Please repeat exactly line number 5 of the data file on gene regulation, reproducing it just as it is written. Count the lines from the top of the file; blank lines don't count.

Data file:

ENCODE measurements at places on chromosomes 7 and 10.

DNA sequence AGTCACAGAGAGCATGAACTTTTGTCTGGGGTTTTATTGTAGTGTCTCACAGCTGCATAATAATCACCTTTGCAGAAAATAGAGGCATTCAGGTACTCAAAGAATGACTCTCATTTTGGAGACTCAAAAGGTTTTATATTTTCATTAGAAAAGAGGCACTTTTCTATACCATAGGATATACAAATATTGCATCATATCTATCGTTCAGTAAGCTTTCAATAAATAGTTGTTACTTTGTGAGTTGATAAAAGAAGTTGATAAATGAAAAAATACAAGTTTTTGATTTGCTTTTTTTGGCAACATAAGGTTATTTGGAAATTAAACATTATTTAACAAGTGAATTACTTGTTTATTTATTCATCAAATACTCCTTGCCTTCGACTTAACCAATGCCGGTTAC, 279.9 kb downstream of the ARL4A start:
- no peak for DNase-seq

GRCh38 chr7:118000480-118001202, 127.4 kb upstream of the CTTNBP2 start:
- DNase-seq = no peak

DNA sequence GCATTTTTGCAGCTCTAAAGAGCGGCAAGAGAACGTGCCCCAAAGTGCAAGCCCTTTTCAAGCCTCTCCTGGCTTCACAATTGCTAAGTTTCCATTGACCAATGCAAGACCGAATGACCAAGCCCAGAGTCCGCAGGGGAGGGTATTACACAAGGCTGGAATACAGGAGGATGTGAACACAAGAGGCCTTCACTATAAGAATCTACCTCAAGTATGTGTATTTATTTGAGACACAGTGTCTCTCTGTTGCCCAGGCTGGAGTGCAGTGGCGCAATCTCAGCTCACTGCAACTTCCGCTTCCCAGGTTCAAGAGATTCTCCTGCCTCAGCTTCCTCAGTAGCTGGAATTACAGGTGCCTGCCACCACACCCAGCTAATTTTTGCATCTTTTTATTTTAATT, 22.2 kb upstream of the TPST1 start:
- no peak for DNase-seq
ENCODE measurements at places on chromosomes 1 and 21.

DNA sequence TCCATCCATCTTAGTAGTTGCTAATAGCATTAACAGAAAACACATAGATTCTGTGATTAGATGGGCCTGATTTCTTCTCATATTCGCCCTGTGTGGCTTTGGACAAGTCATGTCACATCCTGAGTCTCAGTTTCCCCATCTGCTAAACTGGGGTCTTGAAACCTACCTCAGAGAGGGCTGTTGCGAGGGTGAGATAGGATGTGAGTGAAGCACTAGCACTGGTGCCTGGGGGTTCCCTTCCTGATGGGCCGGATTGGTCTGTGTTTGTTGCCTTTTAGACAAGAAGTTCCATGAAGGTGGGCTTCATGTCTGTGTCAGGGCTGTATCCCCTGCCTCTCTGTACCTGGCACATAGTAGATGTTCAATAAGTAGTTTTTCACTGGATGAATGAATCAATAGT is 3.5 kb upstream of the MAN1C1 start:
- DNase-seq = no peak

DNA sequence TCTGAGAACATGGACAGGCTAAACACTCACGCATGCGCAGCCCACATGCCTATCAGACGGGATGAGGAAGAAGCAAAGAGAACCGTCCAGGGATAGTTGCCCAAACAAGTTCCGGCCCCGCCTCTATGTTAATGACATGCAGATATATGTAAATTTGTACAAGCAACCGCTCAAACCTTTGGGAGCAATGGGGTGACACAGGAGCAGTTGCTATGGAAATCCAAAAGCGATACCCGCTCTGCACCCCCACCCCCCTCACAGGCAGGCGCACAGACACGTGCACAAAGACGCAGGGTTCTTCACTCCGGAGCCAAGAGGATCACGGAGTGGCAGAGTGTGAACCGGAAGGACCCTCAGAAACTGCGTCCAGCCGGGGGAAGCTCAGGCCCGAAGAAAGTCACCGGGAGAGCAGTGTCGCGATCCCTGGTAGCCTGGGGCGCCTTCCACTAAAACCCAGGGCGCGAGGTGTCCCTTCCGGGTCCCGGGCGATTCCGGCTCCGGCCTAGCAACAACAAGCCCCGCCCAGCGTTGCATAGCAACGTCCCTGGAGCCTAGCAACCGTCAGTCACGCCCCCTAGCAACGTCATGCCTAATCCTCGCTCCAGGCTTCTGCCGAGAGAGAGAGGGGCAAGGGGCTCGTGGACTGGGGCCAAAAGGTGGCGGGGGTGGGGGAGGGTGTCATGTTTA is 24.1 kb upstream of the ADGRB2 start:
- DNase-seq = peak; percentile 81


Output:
- DNase-seq = no peak